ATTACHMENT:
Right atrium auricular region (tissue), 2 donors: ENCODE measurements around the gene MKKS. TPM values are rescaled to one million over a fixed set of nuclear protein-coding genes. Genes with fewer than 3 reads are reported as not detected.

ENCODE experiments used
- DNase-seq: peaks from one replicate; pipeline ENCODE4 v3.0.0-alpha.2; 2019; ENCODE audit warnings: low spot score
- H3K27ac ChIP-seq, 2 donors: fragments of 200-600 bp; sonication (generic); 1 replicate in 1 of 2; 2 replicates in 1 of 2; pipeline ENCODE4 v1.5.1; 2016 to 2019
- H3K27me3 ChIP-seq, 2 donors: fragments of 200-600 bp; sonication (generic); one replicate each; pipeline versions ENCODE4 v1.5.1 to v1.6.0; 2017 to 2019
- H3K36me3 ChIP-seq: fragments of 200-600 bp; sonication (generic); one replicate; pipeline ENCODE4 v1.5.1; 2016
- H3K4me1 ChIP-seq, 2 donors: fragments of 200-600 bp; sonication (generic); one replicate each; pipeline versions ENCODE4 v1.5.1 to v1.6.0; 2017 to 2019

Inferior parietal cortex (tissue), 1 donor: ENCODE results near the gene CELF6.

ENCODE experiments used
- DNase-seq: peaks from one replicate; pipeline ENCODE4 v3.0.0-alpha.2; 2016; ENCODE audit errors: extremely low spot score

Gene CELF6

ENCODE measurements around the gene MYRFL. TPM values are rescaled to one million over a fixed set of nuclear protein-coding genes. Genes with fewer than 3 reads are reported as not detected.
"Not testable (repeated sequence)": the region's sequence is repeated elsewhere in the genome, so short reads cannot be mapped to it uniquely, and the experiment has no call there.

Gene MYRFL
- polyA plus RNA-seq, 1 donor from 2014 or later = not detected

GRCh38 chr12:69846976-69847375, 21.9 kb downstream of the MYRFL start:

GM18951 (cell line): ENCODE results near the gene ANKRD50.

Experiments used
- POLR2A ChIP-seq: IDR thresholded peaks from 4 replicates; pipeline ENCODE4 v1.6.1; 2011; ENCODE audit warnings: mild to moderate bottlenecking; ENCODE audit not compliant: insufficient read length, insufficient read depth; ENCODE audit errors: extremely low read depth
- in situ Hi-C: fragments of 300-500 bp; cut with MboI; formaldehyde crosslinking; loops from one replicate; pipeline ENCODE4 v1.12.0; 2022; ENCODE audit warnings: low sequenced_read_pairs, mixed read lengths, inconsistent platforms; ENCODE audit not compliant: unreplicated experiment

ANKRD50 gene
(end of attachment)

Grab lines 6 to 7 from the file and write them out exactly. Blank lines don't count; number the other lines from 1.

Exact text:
- H3K36me3 ChIP-seq: fragments of 200-600 bp; sonication (generic); one replicate; pipeline ENCODE4 v1.5.1; 2016
- H3K4me1 ChIP-seq, 2 donors: fragments of 200-600 bp; sonication (generic); one replicate each; pipeline versions ENCODE4 v1.5.1 to v1.6.0; 2017 to 2019